Citizens for Recycling First
|This article is part of the CoalSwarm coverage of the coal-fired power station coal ash|
|Industry groups promoting the use of coal ash|
Citizens for Recycling First is a front group set up by the American Coal Ash Association that seeks to promote the idea that coal waste is safe and ought to be used as fill in domestic and industry products.
The American Coal Ash Association (ACAA) is an umbrella lobbying group for all coal ash interests that includes major coal burners Duke Energy, Southern Company and American Electric Power as well as dozens of other companies (see below). The group argues that the so-called "beneficial-use industry" would be eliminated if a "hazardous" designation was given for coal ash waste.
Criticism of coal opponents
On their website, Citizens for Recycling First write
- "In their zeal to attack coal, environmental groups and the news media have begun falsely labeling coal ash as “toxic” — despite the fact that it is no more toxic than other common materials it replaces when used as a product."
- "In an effort to assert federal jurisdiction over the disposal of coal ash, the U.S. Environmental Protection Agency has indicated that it is considering classifying coal ash as a “hazardous waste” when destined for disposal."
Federal Coal Combustion Products Partnership
ACAA helped set up the Coal Combustion Products Partnership (C2P2), a cooperative effort between the U.S. EPA, the American Coal Ash Association, the Utility Solid Waste Activities Group, the U.S. Department of Energy, the U.S. Department of Agriculture-Agricultural Research Service, U.S. Federal Highway Administration and the Electric Power Research Institute to "help promote the beneficial use of Coal Combustion Products (CCPs) and the environmental benefits that result from their use."
The C2P2 project was suspended after the EPA released a March 23, 2011 inspector general report stating that the federal government had promoted some uses of coal ash, including wallboard or filler in road embankments, without properly testing the environmental risks. The report said wallboard "may represent a large universe of inappropriate disposal applications with unknown potential for adverse environmental and human health impacts." Coal ash recyclers and manufacturers that use it have argued that tougher federal regulations would place a stigma on the substance and hinder efforts to reuse some of the 130 million tons produced at U.S. coal-fired power plants each year. The program was started in 2001 with a goal of increasing the recycling of coal ash for use in other applications.
In the fall of 2012, Citizens for Recycling First submitted a petition to the White House that they claimed was signed by 5,400 U.S. residents opposing tightened regulation of coal ash dumpsites. The petition was later found to included hundreds of fake Chinese signatures, according to a linguistic analysis commissioned by the non-profit Environmental Integrity Project (EIP).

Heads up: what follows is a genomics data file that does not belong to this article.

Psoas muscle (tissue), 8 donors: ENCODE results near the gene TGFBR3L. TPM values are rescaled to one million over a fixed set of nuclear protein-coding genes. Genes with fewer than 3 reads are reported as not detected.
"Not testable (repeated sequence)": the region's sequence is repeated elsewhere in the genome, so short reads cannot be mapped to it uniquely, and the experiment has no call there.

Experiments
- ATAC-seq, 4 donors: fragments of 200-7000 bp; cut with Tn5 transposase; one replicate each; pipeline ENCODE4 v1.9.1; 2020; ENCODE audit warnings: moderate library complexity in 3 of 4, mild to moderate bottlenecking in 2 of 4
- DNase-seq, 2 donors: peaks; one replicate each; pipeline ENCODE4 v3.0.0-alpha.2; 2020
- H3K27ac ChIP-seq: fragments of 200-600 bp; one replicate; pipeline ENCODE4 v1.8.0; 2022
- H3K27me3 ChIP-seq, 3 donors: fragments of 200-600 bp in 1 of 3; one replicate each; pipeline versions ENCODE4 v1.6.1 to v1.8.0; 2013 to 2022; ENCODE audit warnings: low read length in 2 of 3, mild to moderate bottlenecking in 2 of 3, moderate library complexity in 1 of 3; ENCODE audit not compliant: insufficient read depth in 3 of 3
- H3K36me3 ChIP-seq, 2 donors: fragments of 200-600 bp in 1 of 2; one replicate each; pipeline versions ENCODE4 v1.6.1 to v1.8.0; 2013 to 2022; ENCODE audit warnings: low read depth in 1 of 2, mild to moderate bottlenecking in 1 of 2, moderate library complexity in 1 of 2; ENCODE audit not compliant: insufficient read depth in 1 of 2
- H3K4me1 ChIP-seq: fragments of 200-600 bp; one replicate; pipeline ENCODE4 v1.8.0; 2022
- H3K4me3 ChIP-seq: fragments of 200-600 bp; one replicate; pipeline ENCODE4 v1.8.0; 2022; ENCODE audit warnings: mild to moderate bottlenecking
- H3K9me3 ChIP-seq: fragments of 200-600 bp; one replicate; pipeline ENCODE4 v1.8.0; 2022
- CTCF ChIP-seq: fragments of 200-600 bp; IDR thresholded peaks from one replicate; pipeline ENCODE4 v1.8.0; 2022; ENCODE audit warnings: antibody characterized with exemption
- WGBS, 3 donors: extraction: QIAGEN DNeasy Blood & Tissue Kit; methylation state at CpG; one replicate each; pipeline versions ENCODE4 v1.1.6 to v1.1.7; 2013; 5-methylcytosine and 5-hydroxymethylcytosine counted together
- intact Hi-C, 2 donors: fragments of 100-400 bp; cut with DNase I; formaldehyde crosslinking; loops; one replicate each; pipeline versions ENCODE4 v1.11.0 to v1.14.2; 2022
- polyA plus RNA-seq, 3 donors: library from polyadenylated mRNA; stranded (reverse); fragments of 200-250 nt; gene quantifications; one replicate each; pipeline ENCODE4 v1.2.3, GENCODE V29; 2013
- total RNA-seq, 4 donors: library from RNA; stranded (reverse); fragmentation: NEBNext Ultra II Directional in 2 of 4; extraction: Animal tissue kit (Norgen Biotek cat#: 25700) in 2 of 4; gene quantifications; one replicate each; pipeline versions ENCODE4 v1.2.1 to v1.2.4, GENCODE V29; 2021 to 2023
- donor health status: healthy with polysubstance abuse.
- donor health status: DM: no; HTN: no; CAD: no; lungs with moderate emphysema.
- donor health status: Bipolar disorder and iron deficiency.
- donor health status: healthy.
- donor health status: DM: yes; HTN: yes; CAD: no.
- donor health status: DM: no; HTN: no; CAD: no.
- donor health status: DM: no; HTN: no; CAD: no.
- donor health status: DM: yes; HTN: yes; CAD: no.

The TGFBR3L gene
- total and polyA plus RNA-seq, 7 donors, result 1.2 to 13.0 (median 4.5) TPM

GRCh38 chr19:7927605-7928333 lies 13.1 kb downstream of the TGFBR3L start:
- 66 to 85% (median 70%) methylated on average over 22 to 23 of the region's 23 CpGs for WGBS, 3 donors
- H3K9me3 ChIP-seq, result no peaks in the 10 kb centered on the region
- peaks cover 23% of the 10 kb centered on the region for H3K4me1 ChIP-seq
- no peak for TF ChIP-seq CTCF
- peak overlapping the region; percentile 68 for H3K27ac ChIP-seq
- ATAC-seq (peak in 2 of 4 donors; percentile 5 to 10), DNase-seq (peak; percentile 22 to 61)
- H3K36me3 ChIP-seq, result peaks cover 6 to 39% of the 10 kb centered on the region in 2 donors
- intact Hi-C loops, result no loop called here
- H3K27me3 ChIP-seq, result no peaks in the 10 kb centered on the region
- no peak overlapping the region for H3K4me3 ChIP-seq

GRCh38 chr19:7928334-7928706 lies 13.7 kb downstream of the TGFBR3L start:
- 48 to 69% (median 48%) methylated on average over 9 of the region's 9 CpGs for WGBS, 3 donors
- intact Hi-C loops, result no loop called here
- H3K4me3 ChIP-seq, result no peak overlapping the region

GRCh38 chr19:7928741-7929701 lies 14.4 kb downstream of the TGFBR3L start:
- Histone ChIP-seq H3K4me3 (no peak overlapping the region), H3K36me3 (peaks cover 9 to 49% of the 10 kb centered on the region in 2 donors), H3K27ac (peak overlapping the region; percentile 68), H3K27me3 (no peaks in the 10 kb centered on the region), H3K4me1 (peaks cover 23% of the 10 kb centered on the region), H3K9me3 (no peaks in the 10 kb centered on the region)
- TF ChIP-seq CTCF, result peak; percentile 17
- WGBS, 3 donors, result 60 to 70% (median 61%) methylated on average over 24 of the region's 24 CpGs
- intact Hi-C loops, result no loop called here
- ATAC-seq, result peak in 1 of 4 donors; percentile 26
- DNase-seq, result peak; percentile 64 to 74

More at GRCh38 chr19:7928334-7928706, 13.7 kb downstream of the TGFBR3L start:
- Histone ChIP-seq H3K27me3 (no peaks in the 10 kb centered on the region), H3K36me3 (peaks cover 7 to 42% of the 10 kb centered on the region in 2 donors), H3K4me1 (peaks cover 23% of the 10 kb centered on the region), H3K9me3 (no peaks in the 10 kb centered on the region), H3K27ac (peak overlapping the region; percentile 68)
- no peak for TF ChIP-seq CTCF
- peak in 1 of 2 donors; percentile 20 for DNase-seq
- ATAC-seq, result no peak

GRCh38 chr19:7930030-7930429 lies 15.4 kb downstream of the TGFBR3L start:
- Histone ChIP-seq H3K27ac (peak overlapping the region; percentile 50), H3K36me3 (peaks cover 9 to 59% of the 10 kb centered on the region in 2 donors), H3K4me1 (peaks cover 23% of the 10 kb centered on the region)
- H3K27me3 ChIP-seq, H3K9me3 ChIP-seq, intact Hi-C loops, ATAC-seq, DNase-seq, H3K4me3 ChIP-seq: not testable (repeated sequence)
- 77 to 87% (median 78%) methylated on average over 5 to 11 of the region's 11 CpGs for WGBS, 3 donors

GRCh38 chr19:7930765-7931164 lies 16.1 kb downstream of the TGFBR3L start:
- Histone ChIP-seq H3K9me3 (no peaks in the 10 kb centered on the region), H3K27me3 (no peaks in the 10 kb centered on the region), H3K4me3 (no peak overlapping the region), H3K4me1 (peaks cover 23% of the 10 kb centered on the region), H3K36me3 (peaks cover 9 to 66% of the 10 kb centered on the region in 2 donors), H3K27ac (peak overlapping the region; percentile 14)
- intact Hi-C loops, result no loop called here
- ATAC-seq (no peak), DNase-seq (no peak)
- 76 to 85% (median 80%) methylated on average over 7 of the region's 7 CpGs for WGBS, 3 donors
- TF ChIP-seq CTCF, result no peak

- AES Corporation
- Alliant Energy
- Ameren Energy
- American Electric Power
- Basin Electric Power Cooperative
- Colorado Springs Utilities
- Colstrip Energy Partnership
- Constellation Energy
- Dairyland Power Cooperative
- Detroit Edison
- Duke Energy
- E.ON U.S.
- Great River Energy
- Kansas City Power & Light
- Lower Colorado River Authority
- Midwest Generation
- MDU Resources Group
- Muscatine Power & Water
- Nebraska Public Power District
- Platte River Power Authority
- Progress Energy
- Public Service Enterprise Group
- Public Service Company of New Hampshire
- RRI Energy
- Santee Cooper
- Seminole Electric Cooperative
- South Carolina Electric & Gas
- Southern Company
- Southern Illinois Power Cooperative
- Sunflower Electric Power Corporation
- TECO Energy
- Tennessee Valley Authority
- We Energies
- Wolverine Power Cooperative
- Xcel Energy
- John N. Ward, Chairman. A biographical note states that he is "a consultant to the energy industry" and a "former board member and past president of the American Coal Council", and a "former chairman of the Government Relations Committee of the American Coal Ash Association and participates in numerous industry groups related to the manufacturing and use of construction materials."
Citizens for Recycling First
600 17th Street, Suite 2800 South
Denver, CO 80202-5428
Articles and resources
- ↑ Coal-Fired Utilities to American Public: Kiss my Ash DeSmogBlog.com & PolluterWatch, October 27, 2010.
- ↑ "Why Citizens" Citizens for Recycling First web site, accessed November 8, 2010.
- ↑ "Coal Combustion Products Partnership" EPA’s Resource Conservation Challenge, accessed March 2011.
- ↑ Dylan Lovan, "Report: EPA didn't properly assess coal ash risks" AP, March 24, 2011.
- ↑ "Meet Coal Ash's Fake New Chinese Friends: "Big Steamed Bun" and 'Handsome Dragon,'" EIP, June 28, 2012.
- ↑ Citizens for Recycling First, "About our Chairman", Citizens for Recycling First website, accessed March 2011.
Related SourceWatch articles
- Front groups
- Coal slurry impoundment
- TVA Kingston Fossil Plant coal ash spill
- TVA Widows Creek coal waste spill
- Massey Energy
- Federal coal subsidies
- Estimating U.S. Government Subsidies to Energy Sources 2002-2008
- State coal subsidies
- Health effects of coal
- Mercury and coal
- Heavy metals and coal
- Sulfur dioxide and coal
- Environmental impacts of coal
- Air pollution from coal-fired power plants
- Coal sludge
- Fly ash
- United States and coal